Anand Venkatanarayanan: These days no apps are truly closed because reverse-engineering them to create a working copy is no big deal (the venom JS client is one such example). This allows us to verify claims made about E2E to a large extent. The server-side code not being available for inspection is, of course, a concern. Still, by inspecting the Signal app client and server code and WhatsApp client and carefully comparing the differences, one can be reasonably sure if WhatsApp is truly E2E (they are to a large extent).
Q22. Are there any viable open-source clients for WhatsApp? Viable as in full functionality and with some degree of credibility as to security?
Anand Venkatanarayanan: Unofficial clients exist in the wild but are mostly traded for other reasons. However, JS OSS clients exist, such as Venom.
Q23. How does WhatsApp’s lawsuit stand when compared to its new policy of sharing some data with Facebook?
Anand Venkatanarayanan: The lawsuit against the government and the data sharing policy are two different things but are also related because they create massive privacy issues for users.
However, the IT rules go even further than that. They mandate a full breakup of E2E indirectly and give access to any message to the government by asking WhatsApp to build a mass surveillance program like X-KeyScore. So we have a unique situation, where the government mandates a much worse privacy violation by asking WhatsApp to implement traceability by using its own problematic data sharing policy with Facebook as a precedent by pushing the deeply problematic view that “They already violate everyone’s privacy and know everything. So why can’t they violate it completely and do what we are asking them to.”
As the EU countries have shown, a fair response would have been to order the freezing of the rollout of data sharing policy with Facebook while figuring out collaborative solutions to untie the E2E knot, but instead the government chose a cynical response that can compromise all our privacy, even more.
Q24. How does WhatsApp earn when it cannot read our messages? It’s a free service and not an ad-based revenue model as well?
Anand Venkatanarayanan: WhatsApp Business is supposed to be that model.
Intentions of the government
Q25. When Pegasus is there, then why do we need this law?
Anand Venkatanarayanan: Pegasus is a cyber weapon. It is a custom crafted malware with specific service guarantees by the NSO. While typical malware operators sell only code, Pegasus not only sells code but also sells infrastructure that allows the code to be deployed and view compromised devices with a dashboard UI that allows the buyers to get more data from the compromised devices and even plant documents.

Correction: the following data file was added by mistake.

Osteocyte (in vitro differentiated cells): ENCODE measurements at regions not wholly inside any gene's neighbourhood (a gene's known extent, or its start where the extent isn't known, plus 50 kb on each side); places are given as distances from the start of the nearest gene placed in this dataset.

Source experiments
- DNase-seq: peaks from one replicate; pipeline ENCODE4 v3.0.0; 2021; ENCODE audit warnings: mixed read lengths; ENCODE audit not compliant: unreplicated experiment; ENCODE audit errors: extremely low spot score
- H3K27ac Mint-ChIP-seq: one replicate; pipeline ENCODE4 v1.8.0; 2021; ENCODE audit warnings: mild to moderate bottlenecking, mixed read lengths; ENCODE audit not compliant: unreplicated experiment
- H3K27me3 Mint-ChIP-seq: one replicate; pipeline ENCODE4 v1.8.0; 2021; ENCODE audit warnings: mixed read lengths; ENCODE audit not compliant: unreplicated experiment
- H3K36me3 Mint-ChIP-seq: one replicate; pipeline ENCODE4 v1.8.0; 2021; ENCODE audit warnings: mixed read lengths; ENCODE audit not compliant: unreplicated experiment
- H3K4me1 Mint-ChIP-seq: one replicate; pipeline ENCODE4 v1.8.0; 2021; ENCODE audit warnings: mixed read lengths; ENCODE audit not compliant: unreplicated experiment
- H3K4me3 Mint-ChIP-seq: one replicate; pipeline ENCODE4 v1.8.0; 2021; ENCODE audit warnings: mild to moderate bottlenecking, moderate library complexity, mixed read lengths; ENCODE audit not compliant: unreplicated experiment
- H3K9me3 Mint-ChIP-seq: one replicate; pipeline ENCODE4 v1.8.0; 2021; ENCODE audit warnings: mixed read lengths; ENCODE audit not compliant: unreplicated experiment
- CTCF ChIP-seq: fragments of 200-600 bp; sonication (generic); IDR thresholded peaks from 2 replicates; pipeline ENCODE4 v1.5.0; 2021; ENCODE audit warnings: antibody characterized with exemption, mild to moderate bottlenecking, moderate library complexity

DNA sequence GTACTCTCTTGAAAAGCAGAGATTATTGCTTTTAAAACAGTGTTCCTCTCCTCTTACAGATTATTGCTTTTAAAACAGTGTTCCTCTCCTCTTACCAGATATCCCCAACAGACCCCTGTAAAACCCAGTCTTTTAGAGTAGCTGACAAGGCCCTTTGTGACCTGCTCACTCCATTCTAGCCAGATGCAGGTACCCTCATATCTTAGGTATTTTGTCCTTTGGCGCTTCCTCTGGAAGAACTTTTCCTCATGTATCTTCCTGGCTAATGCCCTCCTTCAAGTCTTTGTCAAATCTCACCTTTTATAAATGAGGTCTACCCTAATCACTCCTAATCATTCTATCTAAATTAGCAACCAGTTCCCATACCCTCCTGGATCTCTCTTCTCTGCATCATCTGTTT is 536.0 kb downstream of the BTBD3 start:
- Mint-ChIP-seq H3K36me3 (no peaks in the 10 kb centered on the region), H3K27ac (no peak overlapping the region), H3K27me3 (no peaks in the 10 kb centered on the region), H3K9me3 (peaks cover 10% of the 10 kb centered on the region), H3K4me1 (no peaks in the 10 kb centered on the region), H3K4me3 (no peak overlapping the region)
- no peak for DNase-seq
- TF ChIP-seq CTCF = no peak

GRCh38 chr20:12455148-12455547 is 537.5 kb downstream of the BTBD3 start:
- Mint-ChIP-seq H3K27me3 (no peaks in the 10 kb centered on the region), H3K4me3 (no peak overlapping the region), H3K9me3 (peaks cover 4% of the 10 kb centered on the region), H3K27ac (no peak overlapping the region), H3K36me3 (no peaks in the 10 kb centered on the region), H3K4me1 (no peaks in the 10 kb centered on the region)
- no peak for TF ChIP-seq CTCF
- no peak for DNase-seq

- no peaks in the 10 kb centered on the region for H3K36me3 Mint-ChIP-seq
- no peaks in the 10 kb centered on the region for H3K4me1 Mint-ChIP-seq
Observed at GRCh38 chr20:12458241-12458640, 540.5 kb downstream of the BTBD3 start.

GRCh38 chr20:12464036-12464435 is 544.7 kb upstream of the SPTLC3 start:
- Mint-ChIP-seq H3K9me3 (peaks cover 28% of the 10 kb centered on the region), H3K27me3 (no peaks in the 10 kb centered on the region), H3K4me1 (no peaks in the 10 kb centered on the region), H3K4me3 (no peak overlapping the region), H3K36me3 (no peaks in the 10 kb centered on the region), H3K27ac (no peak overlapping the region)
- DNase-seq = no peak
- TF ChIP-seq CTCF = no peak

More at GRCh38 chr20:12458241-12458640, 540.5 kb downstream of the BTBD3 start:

It is typically used by intelligence agencies around the world to selectively target individual or individual(s) and is deployed by sending them a malware link or a secret SMS message that will download and install the malware on their devices.
While Pegasus in general works and is great for targeted surveillance, it is also expensive. The operational cost for hacking devices in 2016 was around $700,000 for ten devices, with an additional $500,000 for installation services (Dashboard, Operating Console etc). Hence if the government wants to monitor 1000 devices using Pegasus, the cost quickly escalates to $70 million and above, and at a million devices, it might need several billion dollars.
Hence it is far easier to pressurise intermediaries to build surveillance back doors via IT Rules and make it a condition for doing business. This model is tried and tested and is done while telecom companies are granted licenses to operate mobile networks and internet services in India, and even standards exist for such monitoring.
E2E, however, renders all these standards pointless as it can’t be broken except at the end-user level (hence the use of Pegasus). Hence one way to think of these rules is bringing back free-for-all surveillance for law enforcement as a technical standard indirectly through a legal mandate (which is, of course, not possible).
Q26. According to FAQ, WhatsApp maintains transaction logs of messages delivered or not for 30 days. It allows US law agencies access to those. Transaction logs would include message sender and receiver. Why can’t it be provided to law agencies in India?
Anand Venkatanarayanan: Metadata sharing is always done based on request. But it can only be done when law enforcement agencies (LEA) provide them with a list of user IDs, requiring LEA to do some initial investigation first.
However, not every LEA is equal. In India, investigative capabilities are not on par with elsewhere, which creates pressure for shortcuts and the IT rules 2021 is an outcome of such pressure.
Q27. What is your take on privacy Vs State? A person should have the right to privacy; how can we honour this privacy along with the integrity of state and country?
Anand Venkatanarayanan: Governments all around the world have engaged in mass surveillance, as the Snowden affair revealed. They acted in a manner that is against their own laws. This forced users to demand better privacy and E2E is a natural evolution of that demand. One way to think about the stand-off is that, finally, citizens have a technical tool that has moved the needle forward on unlawful interception and surveillance. We have had several instances of this problem even in India (The Radia Affair, for example).
With E2E, law enforcement is now forced to work harder to show probable cause for information requests from intermediaries, which they are unhappy about. Hence the demand for traceability and other measures which are disguised as reasonable requests but which are not possible without breaking encryption.